Wednesday, October 5, 2011

Weather Explained: What does it mean when I see '12z' on a weather map?

Because there are so many different time zones in the world, it gets hard to track models- much more if some are made in different continents. For this reason, weather models are run on Greenwich time, which is the time equivalent of the world's clock, if you will.

Whenever you see 'z' next to a time (example: 12z, 18z, 0z, 6z) it means Noon, 6PM, midnight, 6 am, respectively, all in Greenwich time.

So let's say you live in Missouri. You saw a map with a forecast for rain in your area at 12z. You can subtract 5 hours or 6 hours (depending on daylight savings time) to get your local time in Missouri for when the rain will fall. If you subtract 5 from 12, you get 7 AM. The rain would fall at 7 AM in Missouri.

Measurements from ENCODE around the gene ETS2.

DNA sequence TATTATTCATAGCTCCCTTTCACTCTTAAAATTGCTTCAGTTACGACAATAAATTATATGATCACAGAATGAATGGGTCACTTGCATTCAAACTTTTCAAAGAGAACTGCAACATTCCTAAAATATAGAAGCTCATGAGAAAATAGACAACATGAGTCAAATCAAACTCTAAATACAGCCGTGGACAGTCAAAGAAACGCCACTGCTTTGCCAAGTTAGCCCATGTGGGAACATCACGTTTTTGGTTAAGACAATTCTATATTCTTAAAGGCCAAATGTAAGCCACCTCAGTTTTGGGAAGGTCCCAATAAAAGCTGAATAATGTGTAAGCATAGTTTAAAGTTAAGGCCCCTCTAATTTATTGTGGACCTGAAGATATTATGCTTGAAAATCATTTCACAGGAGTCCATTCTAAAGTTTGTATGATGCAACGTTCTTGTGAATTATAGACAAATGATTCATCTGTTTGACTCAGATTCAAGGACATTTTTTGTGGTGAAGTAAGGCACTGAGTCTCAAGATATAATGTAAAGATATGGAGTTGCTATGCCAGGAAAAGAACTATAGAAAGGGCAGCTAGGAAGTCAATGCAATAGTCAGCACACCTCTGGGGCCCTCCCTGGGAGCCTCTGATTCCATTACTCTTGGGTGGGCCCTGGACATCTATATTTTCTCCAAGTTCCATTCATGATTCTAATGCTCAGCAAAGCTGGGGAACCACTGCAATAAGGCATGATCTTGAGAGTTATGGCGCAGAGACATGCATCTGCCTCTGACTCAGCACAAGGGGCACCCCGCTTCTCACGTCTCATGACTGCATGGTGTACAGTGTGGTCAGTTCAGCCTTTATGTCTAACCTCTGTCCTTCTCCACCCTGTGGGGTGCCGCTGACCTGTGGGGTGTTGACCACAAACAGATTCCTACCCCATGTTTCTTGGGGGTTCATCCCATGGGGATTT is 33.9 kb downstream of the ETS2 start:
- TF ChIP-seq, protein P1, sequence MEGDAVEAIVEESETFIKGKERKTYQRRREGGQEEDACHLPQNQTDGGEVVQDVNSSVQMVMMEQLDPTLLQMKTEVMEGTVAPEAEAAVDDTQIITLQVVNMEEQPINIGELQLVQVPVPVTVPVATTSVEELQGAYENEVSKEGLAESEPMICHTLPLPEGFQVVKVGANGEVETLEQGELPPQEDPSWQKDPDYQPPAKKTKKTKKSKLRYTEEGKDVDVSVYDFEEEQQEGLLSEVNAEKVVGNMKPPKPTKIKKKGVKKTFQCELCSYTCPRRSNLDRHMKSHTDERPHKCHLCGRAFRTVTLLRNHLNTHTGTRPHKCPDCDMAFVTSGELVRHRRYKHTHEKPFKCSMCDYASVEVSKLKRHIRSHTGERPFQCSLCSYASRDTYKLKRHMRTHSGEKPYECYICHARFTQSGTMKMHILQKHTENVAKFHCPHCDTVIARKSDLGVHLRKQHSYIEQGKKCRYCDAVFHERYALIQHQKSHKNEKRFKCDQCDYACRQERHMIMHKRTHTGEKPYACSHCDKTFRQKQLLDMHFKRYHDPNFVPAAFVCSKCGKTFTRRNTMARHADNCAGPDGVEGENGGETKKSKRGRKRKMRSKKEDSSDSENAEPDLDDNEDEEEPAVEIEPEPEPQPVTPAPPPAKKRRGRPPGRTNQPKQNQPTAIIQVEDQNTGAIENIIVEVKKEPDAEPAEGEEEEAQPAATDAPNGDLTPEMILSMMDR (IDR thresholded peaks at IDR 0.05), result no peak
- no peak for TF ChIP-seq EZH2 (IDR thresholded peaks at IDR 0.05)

1 comment:

Anonymous said...

London was considered center of the world for a very long time. It was the big center City until New York took its place in the late 1800s when millions of Europeans shipped over to NY and made it a much larger global city and melting pot. London in more recent decades has become a huge melting pot too, a close second place to NY